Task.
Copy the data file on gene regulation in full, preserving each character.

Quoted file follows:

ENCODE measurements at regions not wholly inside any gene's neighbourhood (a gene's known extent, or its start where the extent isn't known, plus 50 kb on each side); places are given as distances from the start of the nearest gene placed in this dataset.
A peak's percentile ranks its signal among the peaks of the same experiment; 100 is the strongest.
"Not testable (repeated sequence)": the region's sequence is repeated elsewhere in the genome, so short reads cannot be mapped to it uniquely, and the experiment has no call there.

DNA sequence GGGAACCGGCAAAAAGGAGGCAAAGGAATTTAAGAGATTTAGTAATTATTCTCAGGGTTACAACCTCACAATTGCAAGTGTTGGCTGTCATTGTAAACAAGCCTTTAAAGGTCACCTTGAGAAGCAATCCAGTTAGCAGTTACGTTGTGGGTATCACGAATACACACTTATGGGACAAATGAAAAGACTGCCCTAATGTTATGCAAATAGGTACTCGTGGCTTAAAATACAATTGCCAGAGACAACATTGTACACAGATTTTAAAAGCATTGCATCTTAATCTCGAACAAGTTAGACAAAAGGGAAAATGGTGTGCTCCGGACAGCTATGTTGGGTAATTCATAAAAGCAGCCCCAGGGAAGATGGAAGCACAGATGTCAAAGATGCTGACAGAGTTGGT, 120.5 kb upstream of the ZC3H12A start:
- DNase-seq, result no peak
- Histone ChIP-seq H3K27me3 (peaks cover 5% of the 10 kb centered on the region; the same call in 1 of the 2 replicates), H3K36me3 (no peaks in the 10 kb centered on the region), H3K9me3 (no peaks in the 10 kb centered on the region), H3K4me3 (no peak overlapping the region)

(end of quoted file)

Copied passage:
ENCODE measurements at regions not wholly inside any gene's neighbourhood (a gene's known extent, or its start where the extent isn't known, plus 50 kb on each side); places are given as distances from the start of the nearest gene placed in this dataset.
A peak's percentile ranks its signal among the peaks of the same experiment; 100 is the strongest.
"Not testable (repeated sequence)": the region's sequence is repeated elsewhere in the genome, so short reads cannot be mapped to it uniquely, and the experiment has no call there.

DNA sequence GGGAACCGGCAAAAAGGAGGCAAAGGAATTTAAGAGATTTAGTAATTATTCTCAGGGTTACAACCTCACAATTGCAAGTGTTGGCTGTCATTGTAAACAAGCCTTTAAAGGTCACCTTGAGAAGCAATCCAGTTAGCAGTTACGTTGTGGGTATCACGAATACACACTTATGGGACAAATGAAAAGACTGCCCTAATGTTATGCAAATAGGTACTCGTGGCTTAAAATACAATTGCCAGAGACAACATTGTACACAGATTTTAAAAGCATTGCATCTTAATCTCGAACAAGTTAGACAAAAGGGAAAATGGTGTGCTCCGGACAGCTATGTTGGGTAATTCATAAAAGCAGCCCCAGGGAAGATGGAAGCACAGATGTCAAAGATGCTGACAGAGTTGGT, 120.5 kb upstream of the ZC3H12A start:
- DNase-seq, result no peak
- Histone ChIP-seq H3K27me3 (peaks cover 5% of the 10 kb centered on the region; the same call in 1 of the 2 replicates), H3K36me3 (no peaks in the 10 kb centered on the region), H3K9me3 (no peaks in the 10 kb centered on the region), H3K4me3 (no peak overlapping the region)